Staff Publications

Staff Publications

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    'Staff publications' is the digital repository of Wageningen University & Research

    'Staff publications' contains references to publications authored by Wageningen University staff from 1976 onward.

    Publications authored by the staff of the Research Institutes are available from 1995 onwards.

    Full text documents are added when available. The database is updated daily and currently holds about 240,000 items, of which 72,000 in open access.

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    We will mail you new results for this query: keywords==Risk communication
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On the communication of statistical information about uncertainty in flood risk management
Poortvliet, P.M. ; Knotters, Martin ; Bergsma, Petra ; Verstoep, Joël ; Wijk, Jiska van - \ 2019
Safety Science 118 (2019). - ISSN 0925-7535 - p. 194 - 204.
Decision analysis - Flood risk management - Risk communication - Uncertainty

Uncertainty analysis is not typically performed in hydrological and hydraulic modelling. This is problematic because this may lead to inefficient decision making in water management. We therefore explored the role of statistical knowledge on uncertainty in decision-making processes in long term flood risk management within the context of regional water boards in the Netherlands. Research questions were: (1) in which parts of flood risk management statistical information about uncertainty is presented to professionals of district water boards, and in which forms?; (2) how is this information interpreted and used by these professionals, and how does this influence decision-making processes in district water boards?; and (3) how can communication about statistically quantified uncertainty be improved? To answer these questions we conducted interviews and surveys among professionals and board members of Dutch district water boards. Results suggest that statistical information on uncertainty is hard to interpret by professionals. The amount of statistical information on uncertainty strongly reduces during the decision making process, during which the information transforms from quantitative to qualitative. As a result the statistical information on uncertainty is not utilized to solve flood risk management decision problems. These decision problems are not formulated within statistical frameworks for decision making, and statistical information on uncertainty is not collected and presented with the purpose to be input of such frameworks. Practical recommendations for long term flood risk management are discussed.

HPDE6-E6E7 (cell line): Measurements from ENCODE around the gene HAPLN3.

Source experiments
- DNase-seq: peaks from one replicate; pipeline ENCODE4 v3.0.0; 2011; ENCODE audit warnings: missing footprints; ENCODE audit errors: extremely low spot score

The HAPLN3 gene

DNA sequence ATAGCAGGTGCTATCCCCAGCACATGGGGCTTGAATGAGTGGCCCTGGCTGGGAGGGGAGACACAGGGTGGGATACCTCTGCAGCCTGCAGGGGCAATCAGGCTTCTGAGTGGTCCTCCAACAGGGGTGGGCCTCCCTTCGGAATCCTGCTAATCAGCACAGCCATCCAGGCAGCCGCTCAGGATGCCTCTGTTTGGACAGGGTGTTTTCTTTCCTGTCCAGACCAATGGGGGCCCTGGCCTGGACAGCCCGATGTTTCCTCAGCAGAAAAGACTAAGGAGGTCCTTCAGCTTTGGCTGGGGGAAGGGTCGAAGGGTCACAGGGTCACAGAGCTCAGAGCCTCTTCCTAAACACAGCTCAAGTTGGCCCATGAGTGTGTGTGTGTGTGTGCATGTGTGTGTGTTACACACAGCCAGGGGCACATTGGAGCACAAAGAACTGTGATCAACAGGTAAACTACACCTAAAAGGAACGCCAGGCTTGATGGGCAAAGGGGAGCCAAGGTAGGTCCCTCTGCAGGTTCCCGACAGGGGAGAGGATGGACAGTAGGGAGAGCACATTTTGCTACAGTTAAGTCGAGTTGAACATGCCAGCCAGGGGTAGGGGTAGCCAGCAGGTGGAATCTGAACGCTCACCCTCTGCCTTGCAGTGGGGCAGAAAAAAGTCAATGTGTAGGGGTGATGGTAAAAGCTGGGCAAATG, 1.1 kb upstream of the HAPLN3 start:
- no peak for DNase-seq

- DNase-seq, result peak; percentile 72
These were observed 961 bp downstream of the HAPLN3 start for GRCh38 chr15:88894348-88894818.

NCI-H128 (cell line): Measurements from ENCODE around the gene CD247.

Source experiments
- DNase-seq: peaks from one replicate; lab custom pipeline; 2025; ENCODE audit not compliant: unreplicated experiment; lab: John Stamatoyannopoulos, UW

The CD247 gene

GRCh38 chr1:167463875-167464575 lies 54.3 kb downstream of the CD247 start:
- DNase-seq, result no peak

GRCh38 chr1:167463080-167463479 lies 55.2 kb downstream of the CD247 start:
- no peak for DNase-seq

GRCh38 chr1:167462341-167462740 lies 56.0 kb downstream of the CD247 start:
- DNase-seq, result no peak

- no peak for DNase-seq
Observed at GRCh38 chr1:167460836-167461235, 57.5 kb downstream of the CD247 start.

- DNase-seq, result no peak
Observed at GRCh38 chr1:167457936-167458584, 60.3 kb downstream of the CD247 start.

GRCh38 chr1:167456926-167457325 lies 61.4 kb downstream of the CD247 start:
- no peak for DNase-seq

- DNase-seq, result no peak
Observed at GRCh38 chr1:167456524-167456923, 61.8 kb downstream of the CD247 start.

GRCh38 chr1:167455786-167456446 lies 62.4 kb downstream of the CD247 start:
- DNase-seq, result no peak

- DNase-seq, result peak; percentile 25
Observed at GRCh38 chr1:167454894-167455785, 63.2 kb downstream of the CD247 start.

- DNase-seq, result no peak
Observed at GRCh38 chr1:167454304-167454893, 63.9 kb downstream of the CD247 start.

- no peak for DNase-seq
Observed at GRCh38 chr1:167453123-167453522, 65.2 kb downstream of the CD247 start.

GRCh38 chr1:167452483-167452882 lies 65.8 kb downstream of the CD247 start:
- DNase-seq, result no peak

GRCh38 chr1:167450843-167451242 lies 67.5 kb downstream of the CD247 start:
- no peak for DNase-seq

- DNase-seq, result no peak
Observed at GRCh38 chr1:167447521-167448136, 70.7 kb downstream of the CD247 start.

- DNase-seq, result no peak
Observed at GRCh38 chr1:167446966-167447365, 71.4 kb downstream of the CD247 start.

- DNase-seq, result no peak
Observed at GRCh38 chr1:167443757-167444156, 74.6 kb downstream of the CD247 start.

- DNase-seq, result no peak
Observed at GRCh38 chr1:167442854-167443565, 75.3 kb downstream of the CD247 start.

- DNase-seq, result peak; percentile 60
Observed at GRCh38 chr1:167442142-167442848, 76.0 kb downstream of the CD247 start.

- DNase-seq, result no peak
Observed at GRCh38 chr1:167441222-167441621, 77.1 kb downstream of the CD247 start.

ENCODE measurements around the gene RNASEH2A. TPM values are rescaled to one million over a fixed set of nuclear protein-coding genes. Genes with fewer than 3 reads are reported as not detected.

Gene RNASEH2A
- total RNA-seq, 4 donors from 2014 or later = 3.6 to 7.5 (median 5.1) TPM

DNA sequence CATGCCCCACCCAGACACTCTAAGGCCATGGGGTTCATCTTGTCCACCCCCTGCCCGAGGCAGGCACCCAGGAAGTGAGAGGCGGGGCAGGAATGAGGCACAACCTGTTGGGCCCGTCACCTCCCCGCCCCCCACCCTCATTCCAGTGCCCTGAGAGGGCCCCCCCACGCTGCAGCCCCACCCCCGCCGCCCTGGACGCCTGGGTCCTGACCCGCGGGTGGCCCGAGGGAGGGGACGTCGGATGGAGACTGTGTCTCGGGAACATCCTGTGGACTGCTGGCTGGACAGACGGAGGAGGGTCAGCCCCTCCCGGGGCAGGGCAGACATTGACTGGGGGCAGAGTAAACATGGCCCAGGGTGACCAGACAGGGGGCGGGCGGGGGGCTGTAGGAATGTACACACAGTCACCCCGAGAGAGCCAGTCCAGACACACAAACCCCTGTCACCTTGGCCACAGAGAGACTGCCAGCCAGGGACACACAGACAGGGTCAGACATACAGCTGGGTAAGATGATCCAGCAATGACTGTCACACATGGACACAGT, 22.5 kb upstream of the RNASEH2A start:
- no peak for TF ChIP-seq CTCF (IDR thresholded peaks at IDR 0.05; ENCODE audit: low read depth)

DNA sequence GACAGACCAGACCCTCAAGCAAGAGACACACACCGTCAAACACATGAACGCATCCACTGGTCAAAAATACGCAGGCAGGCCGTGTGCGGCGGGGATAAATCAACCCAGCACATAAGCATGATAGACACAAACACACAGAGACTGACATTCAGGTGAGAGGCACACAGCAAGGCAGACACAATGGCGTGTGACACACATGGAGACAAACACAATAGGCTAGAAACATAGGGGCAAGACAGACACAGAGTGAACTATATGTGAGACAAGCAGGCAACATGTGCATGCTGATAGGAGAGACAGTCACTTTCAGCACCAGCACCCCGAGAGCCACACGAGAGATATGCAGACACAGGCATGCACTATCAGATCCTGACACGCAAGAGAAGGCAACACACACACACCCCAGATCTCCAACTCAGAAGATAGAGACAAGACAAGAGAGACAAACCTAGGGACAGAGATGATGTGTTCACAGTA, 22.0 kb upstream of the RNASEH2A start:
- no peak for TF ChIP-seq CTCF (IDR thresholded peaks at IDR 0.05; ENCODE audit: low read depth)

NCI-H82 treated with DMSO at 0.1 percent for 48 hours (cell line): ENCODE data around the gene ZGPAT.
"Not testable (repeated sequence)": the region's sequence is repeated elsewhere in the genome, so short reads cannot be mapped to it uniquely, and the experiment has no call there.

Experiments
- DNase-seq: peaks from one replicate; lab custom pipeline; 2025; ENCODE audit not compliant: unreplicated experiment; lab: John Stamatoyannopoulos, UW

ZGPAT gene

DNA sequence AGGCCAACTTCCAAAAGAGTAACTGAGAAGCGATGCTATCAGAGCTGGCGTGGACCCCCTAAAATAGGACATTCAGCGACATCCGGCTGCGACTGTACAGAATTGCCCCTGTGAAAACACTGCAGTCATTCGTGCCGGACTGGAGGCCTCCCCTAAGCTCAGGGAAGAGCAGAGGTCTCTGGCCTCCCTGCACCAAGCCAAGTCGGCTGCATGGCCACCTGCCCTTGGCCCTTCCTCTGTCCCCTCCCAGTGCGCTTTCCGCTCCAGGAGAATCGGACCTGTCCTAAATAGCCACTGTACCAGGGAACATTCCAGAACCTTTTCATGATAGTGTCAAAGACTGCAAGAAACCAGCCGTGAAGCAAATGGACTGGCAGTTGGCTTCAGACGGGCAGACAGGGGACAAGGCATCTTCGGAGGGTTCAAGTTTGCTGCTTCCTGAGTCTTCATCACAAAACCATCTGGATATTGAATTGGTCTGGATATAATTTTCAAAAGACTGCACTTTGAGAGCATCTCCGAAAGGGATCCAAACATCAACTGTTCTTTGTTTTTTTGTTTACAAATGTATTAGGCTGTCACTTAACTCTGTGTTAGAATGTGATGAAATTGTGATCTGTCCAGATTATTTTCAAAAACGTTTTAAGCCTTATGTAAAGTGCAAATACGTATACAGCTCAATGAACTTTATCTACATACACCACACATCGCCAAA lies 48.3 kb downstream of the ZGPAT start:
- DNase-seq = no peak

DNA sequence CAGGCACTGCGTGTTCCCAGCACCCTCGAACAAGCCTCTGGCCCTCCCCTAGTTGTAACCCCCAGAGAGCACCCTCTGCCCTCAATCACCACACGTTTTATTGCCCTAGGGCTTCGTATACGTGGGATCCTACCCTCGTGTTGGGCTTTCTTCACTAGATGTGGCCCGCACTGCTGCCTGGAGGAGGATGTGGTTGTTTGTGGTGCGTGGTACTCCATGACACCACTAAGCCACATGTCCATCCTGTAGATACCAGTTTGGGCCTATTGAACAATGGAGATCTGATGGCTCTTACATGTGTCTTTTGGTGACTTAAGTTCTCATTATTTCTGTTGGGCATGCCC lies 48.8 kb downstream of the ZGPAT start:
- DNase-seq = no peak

The Essential Elements of a Risk Governance Framework for Current and Future Nanotechnologies
Stone, Vicki ; Führ, Martin ; Feindt, Peter H. ; Bouwmeester, Hans ; Linkov, Igor ; Sabella, Stefania ; Murphy, Finbarr ; Bizer, Kilian ; Tran, Lang ; Ågerstrand, Marlene ; Fito, Carlos ; Andersen, Torben ; Anderson, Diana ; Bergamaschi, Enrico ; Cherrie, John W. ; Cowan, Sue ; Dalemcourt, Jean Francois ; Faure, Michael ; Gabbert, Silke ; Gajewicz, Agnieszka ; Fernandes, Teresa F. ; Hristozov, Danail ; Johnston, Helinor J. ; Lansdown, Terry C. ; Linder, Stefan ; Marvin, Hans J.P. ; Mullins, Martin ; Purnhagen, Kai ; Puzyn, Tomasz ; Sanchez Jimenez, Araceli ; Scott-Fordsmand, Janeck J. ; Streftaris, George ; Tongeren, Martie van; Voelcker, Nicolas H. ; Voyiatzis, George ; Yannopoulos, Spyros N. ; Poortvliet, P.M. - \ 2018
Risk Analysis 38 (2018)7. - ISSN 0272-4332 - p. 1321 - 1331.